Sunday, 10 May 2020

5th Sunday of Easter 2020

The Gospel is rather repetitive in the sense that on Friday and yesterday, we read from almost the same passage. Reflecting on it feels very much like attempting a 3rd squeeze of santan (coconut milk) from grated or desiccated coconut.

What is significant in the Gospel is the imminent departure of Jesus. It was the Last Supper and to a certain extent, the Disciples were at a crossroad, each wondering if he should leave or stay. We know that Judas left. In this Farewell Discourse, Jesus spoke of His impending death and His return. It would make sense if He were referring to His appearance after the Passion, but the context of the conversation was otherwise. He was speaking of a future return. Two observations to be made of the coming future.

Firstly, it is certain in the sense that His absence would not be a sign of abandonment but rather a groundwork of preparation. He is going to prepare us a place so that where He is, we may be too. Hence, speaking to their disquiet, He exhorted them to trust in Him.

Secondly, between now and the future, we have an interim to live. As Thomas enquired on the direction to this heavenly destination, Jesus gave Himself as the Way, the Truth and the Life, the guide here that will lead us there.

Within this interim is where we work out our salvation. How?

In the first reading, we hear of how the early Church was expanding. Last week, the focus in general was on the priesthood of the ordained. This Sunday, we have a sort of continuation. As with all human organisations, progress is measured by the development of structures to accommodate increase and expansion. In other words, the Church, like all human groupings, went through the pains of growing up. As she grew in stature, she needed to differentiate through the separation of roles. St Peter himself noted, “It would not be right for us to neglect the word of God so as to give out food…”. The need had arisen for a separate service to free the Apostles so that they could concentrate on their spiritual duties. They elected deacons to serve the temporal challenges of an expanding community. However, this differentiation of or “ordination” of deacons in the community did not result in a kind of hierarchy of exclusion meaning that everyone shared in the one covenant of belonging to the chosen race, the royal priesthood, the consecrated nation and a people set apart for God. Later in the Letter to the Corinthians, St Paul would describe the diverse charisms given to the Church for her good. Therefore, our salvation is worked out in the many ways we serve God and people.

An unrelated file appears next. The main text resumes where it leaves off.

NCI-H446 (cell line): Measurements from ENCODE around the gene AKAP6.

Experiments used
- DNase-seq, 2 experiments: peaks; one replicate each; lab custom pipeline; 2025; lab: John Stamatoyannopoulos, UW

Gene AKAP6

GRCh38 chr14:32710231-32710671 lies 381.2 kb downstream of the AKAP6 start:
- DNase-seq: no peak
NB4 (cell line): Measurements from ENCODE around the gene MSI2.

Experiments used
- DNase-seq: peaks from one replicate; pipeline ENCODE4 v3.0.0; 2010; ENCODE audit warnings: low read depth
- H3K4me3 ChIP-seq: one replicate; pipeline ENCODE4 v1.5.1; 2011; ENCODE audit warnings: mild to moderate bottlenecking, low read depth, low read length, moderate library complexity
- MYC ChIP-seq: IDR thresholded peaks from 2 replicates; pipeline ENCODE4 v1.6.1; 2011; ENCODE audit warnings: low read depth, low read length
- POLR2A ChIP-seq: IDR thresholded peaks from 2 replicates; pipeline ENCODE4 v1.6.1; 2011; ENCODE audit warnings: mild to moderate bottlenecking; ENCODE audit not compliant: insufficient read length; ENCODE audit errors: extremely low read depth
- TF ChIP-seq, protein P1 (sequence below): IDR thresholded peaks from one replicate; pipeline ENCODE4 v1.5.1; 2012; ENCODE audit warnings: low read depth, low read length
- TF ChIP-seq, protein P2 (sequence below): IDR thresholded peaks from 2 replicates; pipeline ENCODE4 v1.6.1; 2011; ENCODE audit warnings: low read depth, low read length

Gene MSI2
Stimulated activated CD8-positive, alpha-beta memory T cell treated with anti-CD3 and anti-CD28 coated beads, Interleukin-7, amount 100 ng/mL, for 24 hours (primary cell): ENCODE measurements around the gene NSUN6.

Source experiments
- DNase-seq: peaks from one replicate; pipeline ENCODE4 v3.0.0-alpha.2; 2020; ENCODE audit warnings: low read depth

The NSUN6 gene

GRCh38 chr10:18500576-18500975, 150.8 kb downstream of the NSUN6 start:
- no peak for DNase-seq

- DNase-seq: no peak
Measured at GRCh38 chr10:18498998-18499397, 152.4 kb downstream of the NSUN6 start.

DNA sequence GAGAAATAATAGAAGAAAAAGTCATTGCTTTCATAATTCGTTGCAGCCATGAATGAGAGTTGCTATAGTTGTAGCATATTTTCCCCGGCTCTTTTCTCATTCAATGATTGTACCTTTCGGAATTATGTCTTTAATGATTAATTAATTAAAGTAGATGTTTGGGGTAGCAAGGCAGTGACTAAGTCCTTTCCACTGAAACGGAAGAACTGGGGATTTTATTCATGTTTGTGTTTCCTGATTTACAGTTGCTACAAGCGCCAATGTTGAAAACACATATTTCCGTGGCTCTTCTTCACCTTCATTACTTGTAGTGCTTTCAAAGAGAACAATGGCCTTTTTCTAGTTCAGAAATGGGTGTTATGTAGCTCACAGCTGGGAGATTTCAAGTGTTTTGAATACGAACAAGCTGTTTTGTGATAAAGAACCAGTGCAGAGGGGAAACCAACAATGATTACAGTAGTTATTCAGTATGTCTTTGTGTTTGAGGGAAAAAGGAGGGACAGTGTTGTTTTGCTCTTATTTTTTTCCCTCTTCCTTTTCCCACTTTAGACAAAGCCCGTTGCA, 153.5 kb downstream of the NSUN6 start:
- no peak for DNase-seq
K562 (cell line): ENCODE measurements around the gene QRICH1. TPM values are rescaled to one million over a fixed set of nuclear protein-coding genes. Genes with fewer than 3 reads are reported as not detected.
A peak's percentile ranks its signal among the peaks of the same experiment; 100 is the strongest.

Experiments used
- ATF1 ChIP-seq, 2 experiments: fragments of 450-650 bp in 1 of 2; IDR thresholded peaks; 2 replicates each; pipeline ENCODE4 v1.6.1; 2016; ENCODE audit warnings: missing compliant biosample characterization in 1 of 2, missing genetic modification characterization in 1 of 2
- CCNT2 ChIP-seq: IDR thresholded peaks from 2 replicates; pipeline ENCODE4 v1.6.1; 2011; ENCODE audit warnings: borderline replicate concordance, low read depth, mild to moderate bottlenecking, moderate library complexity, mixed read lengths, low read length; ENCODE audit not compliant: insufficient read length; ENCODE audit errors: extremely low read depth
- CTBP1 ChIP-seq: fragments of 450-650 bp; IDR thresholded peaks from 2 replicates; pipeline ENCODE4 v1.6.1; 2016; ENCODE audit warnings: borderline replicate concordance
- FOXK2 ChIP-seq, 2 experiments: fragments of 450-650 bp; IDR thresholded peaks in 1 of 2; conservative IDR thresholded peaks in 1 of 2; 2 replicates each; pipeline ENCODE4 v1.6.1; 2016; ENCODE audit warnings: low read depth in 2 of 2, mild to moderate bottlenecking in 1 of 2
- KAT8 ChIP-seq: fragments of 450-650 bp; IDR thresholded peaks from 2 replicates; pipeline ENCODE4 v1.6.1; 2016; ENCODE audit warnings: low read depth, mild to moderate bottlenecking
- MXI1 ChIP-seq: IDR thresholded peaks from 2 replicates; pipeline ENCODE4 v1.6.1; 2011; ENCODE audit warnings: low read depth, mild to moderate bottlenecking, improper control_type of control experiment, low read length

In the 2nd Reading, St Peter speaks of salvation as a life-long process whereby we grow closer to Jesus. As paths towards any centre converges, we too draw closer to each other and in the course of growing closer to Jesus, we also learn how to love one another. Quarrels may sound jarringly scandalous as we read in the 1st Reading—so early in the history of the Church we see how fractious the community was, divided as it were along linguistic lines. But quarrels could also illustrate the learning mechanism in community building. They were learning how to love. As with anything in the order of grace, when we keep close to Jesus, we will be able to love—even our enemies.

Therefore, loving each other in Christ becomes a powerful message of salvation as well as a mission in the world as we bring it to everyone. It is neither an easy message to embrace nor a painless pursuit. We recognise how fragile human relationships are because we effortlessly get entangled in the awkwardness of race, the complexities of languages and the convolutions of genders. In this gigantic cauldron of pity party, where everyone is a victim, it is easy to flag any one of these badges of “honour”. A current example is that it has not taken long to raise the racial nationality of Covid-19.